Additional options
I understand that therapy can be a cost-prohibitive endeavor. I understand this because, while I can technically afford it, I would be lying if I said that the 4 – 5 times per month copay doesn’t still hurt my monthly budget, every month. I am also deeply aware that mental healthcare coverage + the overall healthcare system in the United States of America can be a confusing, restrictive, extraordinarily flawed pile of garbage. However, some more cost-friendly therapy options are available. Allow me to include a few of them below.

You can talk with someone via online therapy options like Talkspace. There are college clinics, which generally offer a range of counseling options that are covered if you’re enrolled as a student. Some medical schools also offer counseling services provided by supervised resident physicians. There are places like the Walk-In Counseling Center in Minneapolis, which offer free counseling altogether. And as I mentioned above, you are always welcome to ask any therapist whether they offer sessions at a sliding scale. All of these options, of course, come with their own caveats, but if you do want to go to therapy, and the cost is a concern, I think it’s worth exploring a few additional avenues before ruling it out entirely.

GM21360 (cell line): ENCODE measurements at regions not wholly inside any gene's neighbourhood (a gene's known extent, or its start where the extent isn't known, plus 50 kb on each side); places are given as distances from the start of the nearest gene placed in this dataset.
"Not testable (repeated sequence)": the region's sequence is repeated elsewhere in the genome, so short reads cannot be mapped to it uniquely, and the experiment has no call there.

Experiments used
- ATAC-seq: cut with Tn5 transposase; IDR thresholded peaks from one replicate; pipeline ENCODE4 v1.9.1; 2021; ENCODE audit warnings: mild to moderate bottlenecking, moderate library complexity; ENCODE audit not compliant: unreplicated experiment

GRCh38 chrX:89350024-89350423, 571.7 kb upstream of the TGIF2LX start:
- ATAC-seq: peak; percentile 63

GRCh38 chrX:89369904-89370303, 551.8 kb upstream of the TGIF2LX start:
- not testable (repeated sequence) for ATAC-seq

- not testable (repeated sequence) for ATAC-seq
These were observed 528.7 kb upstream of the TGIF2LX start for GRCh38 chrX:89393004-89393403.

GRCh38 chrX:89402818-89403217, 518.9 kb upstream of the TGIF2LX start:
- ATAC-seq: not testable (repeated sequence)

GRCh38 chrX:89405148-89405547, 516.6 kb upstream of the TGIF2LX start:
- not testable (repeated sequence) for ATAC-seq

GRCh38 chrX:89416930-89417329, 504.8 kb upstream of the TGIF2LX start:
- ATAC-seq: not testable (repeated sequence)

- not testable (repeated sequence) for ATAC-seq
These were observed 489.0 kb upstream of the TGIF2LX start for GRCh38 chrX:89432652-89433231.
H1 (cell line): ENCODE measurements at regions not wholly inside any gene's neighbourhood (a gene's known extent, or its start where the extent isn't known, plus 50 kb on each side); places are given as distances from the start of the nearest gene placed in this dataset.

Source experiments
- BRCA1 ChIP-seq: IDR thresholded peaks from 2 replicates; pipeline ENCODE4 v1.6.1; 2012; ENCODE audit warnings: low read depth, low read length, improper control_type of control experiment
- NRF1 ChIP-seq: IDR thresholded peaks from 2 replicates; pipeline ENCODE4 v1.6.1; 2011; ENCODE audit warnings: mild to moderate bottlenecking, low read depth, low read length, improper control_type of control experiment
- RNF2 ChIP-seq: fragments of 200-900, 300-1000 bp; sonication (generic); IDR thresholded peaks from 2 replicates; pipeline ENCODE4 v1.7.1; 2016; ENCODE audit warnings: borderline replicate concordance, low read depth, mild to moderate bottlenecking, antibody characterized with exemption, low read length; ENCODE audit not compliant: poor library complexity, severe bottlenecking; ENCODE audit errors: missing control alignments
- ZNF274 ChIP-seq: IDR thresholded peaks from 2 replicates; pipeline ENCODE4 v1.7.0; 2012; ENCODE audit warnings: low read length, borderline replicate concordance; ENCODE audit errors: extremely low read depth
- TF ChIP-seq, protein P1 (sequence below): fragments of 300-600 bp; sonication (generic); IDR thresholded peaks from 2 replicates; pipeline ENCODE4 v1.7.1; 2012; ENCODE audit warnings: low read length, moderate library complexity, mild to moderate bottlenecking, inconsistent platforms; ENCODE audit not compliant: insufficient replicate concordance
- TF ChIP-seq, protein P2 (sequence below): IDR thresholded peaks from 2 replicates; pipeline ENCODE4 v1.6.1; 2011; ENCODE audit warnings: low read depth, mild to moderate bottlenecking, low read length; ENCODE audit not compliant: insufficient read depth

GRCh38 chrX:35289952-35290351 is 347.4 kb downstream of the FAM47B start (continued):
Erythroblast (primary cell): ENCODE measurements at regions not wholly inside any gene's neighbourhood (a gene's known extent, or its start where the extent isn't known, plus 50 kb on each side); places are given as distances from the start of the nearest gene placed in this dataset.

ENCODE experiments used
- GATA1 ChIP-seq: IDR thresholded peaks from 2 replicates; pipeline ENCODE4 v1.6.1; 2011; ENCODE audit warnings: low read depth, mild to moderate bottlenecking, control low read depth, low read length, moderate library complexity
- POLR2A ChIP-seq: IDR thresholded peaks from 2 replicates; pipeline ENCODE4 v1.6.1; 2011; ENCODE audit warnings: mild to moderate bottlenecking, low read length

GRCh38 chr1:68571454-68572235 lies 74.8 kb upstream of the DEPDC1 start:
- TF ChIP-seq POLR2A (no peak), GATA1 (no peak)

Whether you’re setting out to try therapy for the first time, or the second (or the third); whether you want to dip your toe in the proverbial therapy pool; whether you’re not interested in therapy right now but are tucking this info away for later, I hope some of the above was at least mildly eye-opening or useful. I hope you remember that you are so, so not alone in your struggles, of whatever variety they may be. I hope you allow yourself the chance to seek out someone who’s willing to help and listen.

Your feelings matter. Your opinions matter. You are worth being heard. And whatever is going on inside that brain of yours is not your fault. Okay? Okay. Therapy is not a quick fix, nor is it the only fix, but it can be a very safe, healing format in which to break down your issues and then build yourself back up.

Images via: 1 / 2 / 3